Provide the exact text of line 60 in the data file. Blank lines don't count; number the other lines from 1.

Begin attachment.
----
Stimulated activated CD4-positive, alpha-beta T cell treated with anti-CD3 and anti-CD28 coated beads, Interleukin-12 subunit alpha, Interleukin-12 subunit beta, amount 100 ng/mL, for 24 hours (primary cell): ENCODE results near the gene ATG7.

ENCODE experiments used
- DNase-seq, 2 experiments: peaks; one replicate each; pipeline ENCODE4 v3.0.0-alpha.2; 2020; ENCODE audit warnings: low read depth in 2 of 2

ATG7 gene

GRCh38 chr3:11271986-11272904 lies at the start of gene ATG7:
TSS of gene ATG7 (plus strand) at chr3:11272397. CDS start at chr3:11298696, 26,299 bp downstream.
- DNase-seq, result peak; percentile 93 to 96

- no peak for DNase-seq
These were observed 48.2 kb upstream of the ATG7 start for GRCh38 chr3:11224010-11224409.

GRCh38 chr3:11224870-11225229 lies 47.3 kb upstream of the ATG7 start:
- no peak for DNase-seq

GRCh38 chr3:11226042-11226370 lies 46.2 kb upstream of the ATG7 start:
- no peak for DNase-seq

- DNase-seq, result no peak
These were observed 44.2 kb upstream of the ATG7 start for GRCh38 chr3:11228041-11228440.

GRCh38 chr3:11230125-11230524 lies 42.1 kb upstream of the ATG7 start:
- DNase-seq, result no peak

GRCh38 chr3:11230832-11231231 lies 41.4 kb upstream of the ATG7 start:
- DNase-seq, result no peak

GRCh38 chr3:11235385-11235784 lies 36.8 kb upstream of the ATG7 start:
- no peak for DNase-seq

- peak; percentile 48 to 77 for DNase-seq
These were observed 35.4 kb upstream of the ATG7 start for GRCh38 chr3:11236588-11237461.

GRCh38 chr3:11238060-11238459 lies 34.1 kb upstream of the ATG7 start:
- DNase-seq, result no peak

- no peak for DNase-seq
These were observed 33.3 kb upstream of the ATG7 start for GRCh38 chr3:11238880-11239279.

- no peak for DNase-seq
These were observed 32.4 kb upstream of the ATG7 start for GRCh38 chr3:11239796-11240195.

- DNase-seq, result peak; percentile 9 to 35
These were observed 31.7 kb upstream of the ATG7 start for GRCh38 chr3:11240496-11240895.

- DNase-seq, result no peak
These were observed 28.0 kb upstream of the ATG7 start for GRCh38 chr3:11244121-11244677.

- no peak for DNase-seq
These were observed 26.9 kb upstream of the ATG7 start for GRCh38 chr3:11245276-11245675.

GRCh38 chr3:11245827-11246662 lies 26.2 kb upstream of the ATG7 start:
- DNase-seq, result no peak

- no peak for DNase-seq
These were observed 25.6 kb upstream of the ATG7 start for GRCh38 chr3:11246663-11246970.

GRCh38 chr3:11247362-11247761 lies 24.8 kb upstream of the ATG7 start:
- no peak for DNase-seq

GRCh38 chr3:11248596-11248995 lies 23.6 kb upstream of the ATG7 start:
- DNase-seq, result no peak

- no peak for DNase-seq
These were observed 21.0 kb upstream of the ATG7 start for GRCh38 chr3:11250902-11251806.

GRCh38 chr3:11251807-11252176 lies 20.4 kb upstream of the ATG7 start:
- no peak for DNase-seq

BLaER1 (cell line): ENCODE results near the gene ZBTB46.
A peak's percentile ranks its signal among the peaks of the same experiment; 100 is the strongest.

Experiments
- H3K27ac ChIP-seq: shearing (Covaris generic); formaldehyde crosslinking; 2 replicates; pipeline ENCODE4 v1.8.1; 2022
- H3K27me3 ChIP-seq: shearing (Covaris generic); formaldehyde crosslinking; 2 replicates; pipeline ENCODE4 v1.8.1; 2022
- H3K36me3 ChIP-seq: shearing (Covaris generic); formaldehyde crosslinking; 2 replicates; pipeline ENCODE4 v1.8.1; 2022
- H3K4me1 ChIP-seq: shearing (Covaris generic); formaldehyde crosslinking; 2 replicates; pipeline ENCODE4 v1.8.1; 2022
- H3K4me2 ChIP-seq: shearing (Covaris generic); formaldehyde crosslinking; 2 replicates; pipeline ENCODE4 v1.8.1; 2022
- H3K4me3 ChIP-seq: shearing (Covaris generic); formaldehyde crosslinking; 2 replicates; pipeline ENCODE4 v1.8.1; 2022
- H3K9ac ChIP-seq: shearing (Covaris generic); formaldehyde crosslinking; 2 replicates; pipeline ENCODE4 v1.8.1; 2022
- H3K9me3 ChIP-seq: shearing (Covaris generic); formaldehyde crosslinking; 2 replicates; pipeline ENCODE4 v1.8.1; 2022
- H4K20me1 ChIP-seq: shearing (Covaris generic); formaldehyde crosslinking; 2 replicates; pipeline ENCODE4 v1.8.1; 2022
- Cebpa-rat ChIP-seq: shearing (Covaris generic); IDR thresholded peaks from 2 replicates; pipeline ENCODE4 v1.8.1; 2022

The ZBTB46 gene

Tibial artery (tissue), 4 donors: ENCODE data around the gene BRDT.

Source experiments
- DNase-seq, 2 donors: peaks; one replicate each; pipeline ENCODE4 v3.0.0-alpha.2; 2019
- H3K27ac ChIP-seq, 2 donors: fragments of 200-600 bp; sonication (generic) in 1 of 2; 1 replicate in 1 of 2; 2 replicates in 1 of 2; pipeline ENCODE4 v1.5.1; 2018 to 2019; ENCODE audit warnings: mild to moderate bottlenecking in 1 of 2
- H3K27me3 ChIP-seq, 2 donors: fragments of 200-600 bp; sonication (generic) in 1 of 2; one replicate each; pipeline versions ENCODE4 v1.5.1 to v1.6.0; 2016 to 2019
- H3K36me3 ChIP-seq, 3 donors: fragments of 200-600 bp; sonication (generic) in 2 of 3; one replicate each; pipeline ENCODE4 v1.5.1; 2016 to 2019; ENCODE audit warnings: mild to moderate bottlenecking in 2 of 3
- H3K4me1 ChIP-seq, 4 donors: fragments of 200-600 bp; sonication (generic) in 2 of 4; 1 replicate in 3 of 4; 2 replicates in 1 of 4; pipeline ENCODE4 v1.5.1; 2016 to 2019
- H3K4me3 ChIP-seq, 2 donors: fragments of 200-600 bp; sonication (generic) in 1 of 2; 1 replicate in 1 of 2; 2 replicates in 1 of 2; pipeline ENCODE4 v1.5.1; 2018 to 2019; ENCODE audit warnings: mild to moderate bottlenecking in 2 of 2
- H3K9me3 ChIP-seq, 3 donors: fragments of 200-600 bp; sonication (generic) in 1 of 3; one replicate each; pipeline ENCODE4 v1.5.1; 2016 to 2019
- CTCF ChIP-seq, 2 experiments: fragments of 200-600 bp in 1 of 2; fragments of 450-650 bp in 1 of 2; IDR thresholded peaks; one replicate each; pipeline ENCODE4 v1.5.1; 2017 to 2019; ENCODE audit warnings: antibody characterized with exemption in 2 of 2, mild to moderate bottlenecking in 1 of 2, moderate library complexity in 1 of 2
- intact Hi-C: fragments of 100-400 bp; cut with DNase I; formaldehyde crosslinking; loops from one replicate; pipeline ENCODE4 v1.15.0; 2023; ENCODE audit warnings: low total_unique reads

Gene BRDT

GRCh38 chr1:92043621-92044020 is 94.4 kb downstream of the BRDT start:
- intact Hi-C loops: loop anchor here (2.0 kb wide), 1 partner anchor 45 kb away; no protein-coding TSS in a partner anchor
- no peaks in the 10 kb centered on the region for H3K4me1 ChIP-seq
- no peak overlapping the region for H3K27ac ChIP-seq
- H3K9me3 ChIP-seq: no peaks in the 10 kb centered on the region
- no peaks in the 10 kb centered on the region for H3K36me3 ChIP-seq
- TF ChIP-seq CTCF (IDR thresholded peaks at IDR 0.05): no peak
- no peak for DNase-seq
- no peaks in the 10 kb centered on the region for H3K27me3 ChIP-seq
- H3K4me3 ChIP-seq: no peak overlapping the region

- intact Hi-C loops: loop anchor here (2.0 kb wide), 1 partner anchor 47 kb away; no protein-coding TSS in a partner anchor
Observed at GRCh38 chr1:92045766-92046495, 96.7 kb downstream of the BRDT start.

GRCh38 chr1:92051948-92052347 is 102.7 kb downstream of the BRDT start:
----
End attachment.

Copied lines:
- Cebpa-rat ChIP-seq: shearing (Covaris generic); IDR thresholded peaks from 2 replicates; pipeline ENCODE4 v1.8.1; 2022